Tunde Awe, Vice Chair, CIM South West Regional Board, considers if asking the right questions could lead to novel and transformative insights.
Spring is upon us and we’re approaching that time of the year again when we plan the process and activities that feed into the annual business and marketing plans. Often, and for many of us, preparing for these plans involve several field visits to B2C consumers (or B2B customers as the case may be) and many cross functional brainstorming meetings to unearth insights and amplify the creativity of our plans. To make the best of our field visits, it’s imperative that we ask the right questions. Similarly, to get the best out of our cross functional brainstorming meetings, rather than brainstorm for answers, it’s even more imperative that we brainstorm for the right questions! As I contemplate this idea, I came across an article with ideas on how to do this and want to share insights from the article with us.
The article suggests, and I agree, that asking the right questions could lead to novel and transformative insights. Brainstorming for questions would in fact help us overcome the limiting barriers often associated with individual biases, preconceived notions of what the solution should be, and ‘this is how we do it syndrome’. So, how do we brainstorm for the right questions?
Set the stage
Decide the issue to tackle. Make sure it’s something that’ll benefit from breakthrough thinking or fresh perspectives - something that keeps you awake at night! Then assemble a brainstorming team with diverse knowledge base (i.e. different to yours) and with no direct experience with the problem to stimulate constructive approach to arriving at the right question(s) to ask about the problem. The empathy associated with asking for help is usually a good trigger to asking the right question. Unlike traditional brainstorming sessions where some people are afraid to suggest answers, brainstorming for questions eliminates that fear because it’s all about asking questions. With the team assembled, take no more than two minutes to lay out the problem and how things would change if it were solved. Then, give the team opportunity to brainstorm the right questions to ask while helping the team resist the temptation to provide answers or to justify suggested questions.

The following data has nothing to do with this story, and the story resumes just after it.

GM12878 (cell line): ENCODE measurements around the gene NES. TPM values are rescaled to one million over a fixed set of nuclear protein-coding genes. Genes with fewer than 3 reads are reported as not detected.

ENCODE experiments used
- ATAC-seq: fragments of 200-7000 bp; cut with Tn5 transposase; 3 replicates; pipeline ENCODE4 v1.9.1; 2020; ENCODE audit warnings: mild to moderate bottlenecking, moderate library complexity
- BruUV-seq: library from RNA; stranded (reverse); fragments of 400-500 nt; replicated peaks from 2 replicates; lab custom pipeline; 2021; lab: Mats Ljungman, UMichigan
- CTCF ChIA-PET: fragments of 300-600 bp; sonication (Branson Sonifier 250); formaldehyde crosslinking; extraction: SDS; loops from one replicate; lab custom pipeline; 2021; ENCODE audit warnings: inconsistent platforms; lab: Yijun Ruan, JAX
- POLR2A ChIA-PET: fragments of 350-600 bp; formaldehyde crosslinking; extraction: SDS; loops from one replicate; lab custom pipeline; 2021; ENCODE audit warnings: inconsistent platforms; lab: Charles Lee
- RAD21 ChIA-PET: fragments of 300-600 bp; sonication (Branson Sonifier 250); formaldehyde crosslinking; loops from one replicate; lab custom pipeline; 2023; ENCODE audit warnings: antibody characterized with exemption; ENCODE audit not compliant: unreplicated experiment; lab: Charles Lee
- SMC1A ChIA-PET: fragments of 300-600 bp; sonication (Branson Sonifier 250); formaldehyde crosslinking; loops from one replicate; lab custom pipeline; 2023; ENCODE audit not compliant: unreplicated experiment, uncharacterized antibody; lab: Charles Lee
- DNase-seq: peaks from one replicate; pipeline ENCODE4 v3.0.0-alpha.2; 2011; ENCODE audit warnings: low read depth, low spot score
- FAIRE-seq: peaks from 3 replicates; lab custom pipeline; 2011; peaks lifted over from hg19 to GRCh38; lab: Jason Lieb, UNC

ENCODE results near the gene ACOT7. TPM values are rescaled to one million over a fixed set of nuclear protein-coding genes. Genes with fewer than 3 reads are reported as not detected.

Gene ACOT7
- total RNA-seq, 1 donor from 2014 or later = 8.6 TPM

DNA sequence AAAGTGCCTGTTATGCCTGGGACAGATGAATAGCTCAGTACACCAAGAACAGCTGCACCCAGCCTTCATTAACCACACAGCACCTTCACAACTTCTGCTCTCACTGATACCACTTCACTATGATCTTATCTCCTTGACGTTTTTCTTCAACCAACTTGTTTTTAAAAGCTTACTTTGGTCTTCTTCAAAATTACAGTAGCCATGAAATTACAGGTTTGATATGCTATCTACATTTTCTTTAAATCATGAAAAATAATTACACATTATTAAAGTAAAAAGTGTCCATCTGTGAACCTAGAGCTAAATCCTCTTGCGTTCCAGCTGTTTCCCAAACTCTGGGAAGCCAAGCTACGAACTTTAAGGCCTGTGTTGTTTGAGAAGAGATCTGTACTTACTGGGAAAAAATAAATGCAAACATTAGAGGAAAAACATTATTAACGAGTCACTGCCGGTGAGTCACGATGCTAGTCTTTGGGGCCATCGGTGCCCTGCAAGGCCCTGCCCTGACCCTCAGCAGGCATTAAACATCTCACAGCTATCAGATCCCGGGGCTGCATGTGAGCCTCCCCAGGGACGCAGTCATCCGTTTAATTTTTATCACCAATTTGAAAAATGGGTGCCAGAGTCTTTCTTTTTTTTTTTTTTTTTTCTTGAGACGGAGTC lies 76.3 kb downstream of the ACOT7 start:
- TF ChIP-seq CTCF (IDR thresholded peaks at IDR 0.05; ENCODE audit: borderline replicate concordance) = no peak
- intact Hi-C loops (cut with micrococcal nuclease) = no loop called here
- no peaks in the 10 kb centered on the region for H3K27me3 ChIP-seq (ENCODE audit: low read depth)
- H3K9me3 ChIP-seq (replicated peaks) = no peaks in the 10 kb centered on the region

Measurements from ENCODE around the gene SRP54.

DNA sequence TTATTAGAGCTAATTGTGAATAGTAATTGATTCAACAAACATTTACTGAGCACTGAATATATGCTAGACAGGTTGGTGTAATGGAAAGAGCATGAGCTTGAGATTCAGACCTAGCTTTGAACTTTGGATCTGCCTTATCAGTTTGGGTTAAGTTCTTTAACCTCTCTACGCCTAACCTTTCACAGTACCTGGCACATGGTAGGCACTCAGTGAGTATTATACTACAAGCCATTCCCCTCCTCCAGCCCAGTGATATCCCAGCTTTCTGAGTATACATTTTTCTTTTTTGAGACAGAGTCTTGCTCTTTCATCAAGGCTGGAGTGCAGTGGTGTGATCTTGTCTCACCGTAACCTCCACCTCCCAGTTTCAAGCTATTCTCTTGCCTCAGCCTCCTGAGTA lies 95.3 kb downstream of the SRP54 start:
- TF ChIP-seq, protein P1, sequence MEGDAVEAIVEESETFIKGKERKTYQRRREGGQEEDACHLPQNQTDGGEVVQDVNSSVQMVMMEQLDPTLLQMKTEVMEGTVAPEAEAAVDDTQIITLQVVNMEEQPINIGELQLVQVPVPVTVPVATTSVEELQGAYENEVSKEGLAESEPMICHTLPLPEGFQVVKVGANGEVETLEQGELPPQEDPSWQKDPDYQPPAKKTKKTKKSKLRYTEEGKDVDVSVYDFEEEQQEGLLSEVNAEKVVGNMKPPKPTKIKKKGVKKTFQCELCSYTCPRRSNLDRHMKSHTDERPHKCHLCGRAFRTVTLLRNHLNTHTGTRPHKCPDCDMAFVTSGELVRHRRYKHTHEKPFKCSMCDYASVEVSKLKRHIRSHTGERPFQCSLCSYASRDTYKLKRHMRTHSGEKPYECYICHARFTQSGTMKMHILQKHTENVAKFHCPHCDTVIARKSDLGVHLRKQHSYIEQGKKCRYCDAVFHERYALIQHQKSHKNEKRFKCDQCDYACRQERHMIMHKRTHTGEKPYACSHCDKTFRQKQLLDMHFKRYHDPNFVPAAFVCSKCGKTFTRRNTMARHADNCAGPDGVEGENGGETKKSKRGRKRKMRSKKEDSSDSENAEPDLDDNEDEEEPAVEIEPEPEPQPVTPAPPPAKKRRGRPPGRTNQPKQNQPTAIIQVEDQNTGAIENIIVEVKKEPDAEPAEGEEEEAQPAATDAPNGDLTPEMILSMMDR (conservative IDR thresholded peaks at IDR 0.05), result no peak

Brainstorm the questions
Spend about four minutes generating as many questions as possible about the problem. Both you and the team can participate in this. The more probing and provocative the questions the better. The beauty of the time limitation is that it forces creativity of thought and keeps the questions coming even in the short time allowed. Feel free to brainstorm in multiple bursts (e.g. up to three) for the same problem if the team doesn’t hit on breakthrough questions in the first round.
Identify a quest - and commit to it
Once the team is done, you now need to study the questions suggested in detail with a view to identify those that intrigue you as pointing at different ways to reframe your challenge or even make you uncomfortable. Dig each of the intriguing questions deeper (e.g. by asking the five follow up why questions) in order to arrive at the underlying crux of the challenge you’re brainstorming. Then, commit to an action plan to derive answers to the underlying crux of the challenge.
Notably, people feel more comfortable with asking questions in a culture that permits creative friction, encourages open and honest pursuit of truth – no matter what that is. A culture like this is one that only leaders can create and ascertain. As with traditional brainstorming session, it is important to follow up on questions raised during the session. You can find the full article here.
Please share your thoughts with the CIM South West Linkedin community regarding how you got on with your brainstorming sessions. As the annual business and marketing plan season unfolds, some of us interested in pointers for better digital customer strategy will find this article interesting: Five ways to create a better digital customer strategy. Enjoy your business/marketing planning season and keep asking the right questions.
Article reference: ‘Better Brainstorming’ by Hal Gregersen. Harvard Business Review, March-April 2018